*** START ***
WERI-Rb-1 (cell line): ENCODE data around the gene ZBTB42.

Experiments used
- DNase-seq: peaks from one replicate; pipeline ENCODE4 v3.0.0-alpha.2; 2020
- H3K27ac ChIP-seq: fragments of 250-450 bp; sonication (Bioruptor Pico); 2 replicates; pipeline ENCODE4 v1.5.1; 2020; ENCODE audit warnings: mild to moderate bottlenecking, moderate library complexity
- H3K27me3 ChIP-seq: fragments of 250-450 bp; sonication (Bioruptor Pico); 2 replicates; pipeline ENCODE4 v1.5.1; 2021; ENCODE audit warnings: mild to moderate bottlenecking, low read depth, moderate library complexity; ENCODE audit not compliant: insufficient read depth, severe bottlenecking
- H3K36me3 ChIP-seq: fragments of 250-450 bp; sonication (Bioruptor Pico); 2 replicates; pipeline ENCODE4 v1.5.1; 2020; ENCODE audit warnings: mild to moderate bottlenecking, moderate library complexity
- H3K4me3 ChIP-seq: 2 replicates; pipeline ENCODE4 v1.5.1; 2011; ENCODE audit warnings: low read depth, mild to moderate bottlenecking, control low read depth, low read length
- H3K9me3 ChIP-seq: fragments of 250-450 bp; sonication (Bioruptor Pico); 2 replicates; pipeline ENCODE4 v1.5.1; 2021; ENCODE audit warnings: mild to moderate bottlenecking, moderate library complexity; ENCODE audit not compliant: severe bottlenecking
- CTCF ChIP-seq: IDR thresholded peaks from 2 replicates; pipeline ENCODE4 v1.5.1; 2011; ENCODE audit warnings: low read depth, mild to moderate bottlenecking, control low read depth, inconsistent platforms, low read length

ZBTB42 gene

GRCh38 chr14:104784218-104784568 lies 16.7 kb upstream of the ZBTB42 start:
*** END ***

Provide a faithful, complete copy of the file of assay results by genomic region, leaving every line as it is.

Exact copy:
WERI-Rb-1 (cell line): ENCODE data around the gene ZBTB42.

Experiments used
- DNase-seq: peaks from one replicate; pipeline ENCODE4 v3.0.0-alpha.2; 2020
- H3K27ac ChIP-seq: fragments of 250-450 bp; sonication (Bioruptor Pico); 2 replicates; pipeline ENCODE4 v1.5.1; 2020; ENCODE audit warnings: mild to moderate bottlenecking, moderate library complexity
- H3K27me3 ChIP-seq: fragments of 250-450 bp; sonication (Bioruptor Pico); 2 replicates; pipeline ENCODE4 v1.5.1; 2021; ENCODE audit warnings: mild to moderate bottlenecking, low read depth, moderate library complexity; ENCODE audit not compliant: insufficient read depth, severe bottlenecking
- H3K36me3 ChIP-seq: fragments of 250-450 bp; sonication (Bioruptor Pico); 2 replicates; pipeline ENCODE4 v1.5.1; 2020; ENCODE audit warnings: mild to moderate bottlenecking, moderate library complexity
- H3K4me3 ChIP-seq: 2 replicates; pipeline ENCODE4 v1.5.1; 2011; ENCODE audit warnings: low read depth, mild to moderate bottlenecking, control low read depth, low read length
- H3K9me3 ChIP-seq: fragments of 250-450 bp; sonication (Bioruptor Pico); 2 replicates; pipeline ENCODE4 v1.5.1; 2021; ENCODE audit warnings: mild to moderate bottlenecking, moderate library complexity; ENCODE audit not compliant: severe bottlenecking
- CTCF ChIP-seq: IDR thresholded peaks from 2 replicates; pipeline ENCODE4 v1.5.1; 2011; ENCODE audit warnings: low read depth, mild to moderate bottlenecking, control low read depth, inconsistent platforms, low read length

ZBTB42 gene

GRCh38 chr14:104784218-104784568 lies 16.7 kb upstream of the ZBTB42 start: